- In this episode of the Poplar Propcast, host Justin Lieberknecht picks the brain of Poplar’s VP of Product, Michael Lee
- The two discuss the many challenges that Michael encountered when he first entered the property management industry
- Michael talks through the process of selling his property management company to Poplar Homes and how he landed a spot on the company’s product development side
The Poplar Propcast offers valuable industry insights for those interested in renting, owning, or investing in real estate. With expert guests and informative discussions, it’s a must-listen for anyone looking to stay ahead in the industry. On this episode, Justin Lieberknecht speaks with Michael Lee, Poplar’s VP of Product. Michael ran his property management firm, which he sold to Poplar, before taking on the challenge of directing the company’s product team.
Justin and Michael’s discussions revolve around how Michael leaped from tech to real estate and the issues he faced along the way. Michael shares his experience, from buying his first property management business to learning the ropes in a new industry.
That’s just the tip of the iceberg! Listeners can tune into the first episode of the Poplar Propcast on Google Podcast, Apple Podcast, and Spotify. Read on to get an insight into the most significant conversations that took place.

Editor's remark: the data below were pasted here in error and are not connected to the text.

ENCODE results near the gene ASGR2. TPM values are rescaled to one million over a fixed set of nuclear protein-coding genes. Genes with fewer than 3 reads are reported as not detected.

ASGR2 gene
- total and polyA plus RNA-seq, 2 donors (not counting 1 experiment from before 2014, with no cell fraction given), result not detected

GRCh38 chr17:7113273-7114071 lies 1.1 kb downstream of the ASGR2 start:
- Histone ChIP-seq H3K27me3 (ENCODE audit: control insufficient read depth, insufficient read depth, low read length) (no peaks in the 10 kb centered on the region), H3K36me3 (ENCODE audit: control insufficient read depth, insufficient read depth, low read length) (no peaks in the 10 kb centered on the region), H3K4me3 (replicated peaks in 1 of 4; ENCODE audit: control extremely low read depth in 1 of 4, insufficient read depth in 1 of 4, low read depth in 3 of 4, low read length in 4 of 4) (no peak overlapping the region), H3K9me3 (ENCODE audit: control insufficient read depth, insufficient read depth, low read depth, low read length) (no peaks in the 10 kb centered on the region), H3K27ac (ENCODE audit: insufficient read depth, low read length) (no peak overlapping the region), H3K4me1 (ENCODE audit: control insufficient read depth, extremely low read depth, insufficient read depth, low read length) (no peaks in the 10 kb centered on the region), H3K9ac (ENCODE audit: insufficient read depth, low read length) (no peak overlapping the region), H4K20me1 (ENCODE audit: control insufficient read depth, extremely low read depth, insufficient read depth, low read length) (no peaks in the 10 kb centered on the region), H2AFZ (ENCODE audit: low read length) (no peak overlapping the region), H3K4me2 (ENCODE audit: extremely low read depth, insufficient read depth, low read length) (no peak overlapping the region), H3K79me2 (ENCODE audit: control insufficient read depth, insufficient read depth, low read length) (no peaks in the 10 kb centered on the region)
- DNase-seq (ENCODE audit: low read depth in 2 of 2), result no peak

Transitioning to property management and real estate
The episode kicks off with a retelling of Michael’s humble beginnings in the industry. He recalls that before he became a seasoned real estate professional, he spent a good part of his career in tech:
“I actually come from the tech field. I was basically an electrical engineer. I was in tech for close to 15 years before I bought this property management company. It’s an interesting story here: it’s just that after 15+ years in tech, I got burned out, right? So, I was thinking about what my next steps were going to be.”
In the initial stages of his journey, Michael was eager to carve a new path in his career. After living in Chicago, San Francisco, and even Brazil in under five years, Michael and his family decided to settle down in Seattle, where he had plans to start a new business. On the podcast, he shares how he came across a property management company on a business-for-sale marketplace.
“I remember checking that box [on the website] and this property management company popped up on my radar and it piqued my interest here. So I called a broker up and he said that basically, the owner was retiring, had no children, and had no one to hand off the business to, so she wanted to sell it. And I called the broker and I said: ‘Let me fly out there. Let me talk to her. Let’s see what happens here.’ So I actually flew out the next day to Seattle and met with the seller. And, we got to talking and eventually got along so well. And I agreed to all the terms and she immediately dropped the other seller, I put my earnest money down, and the rest is history.”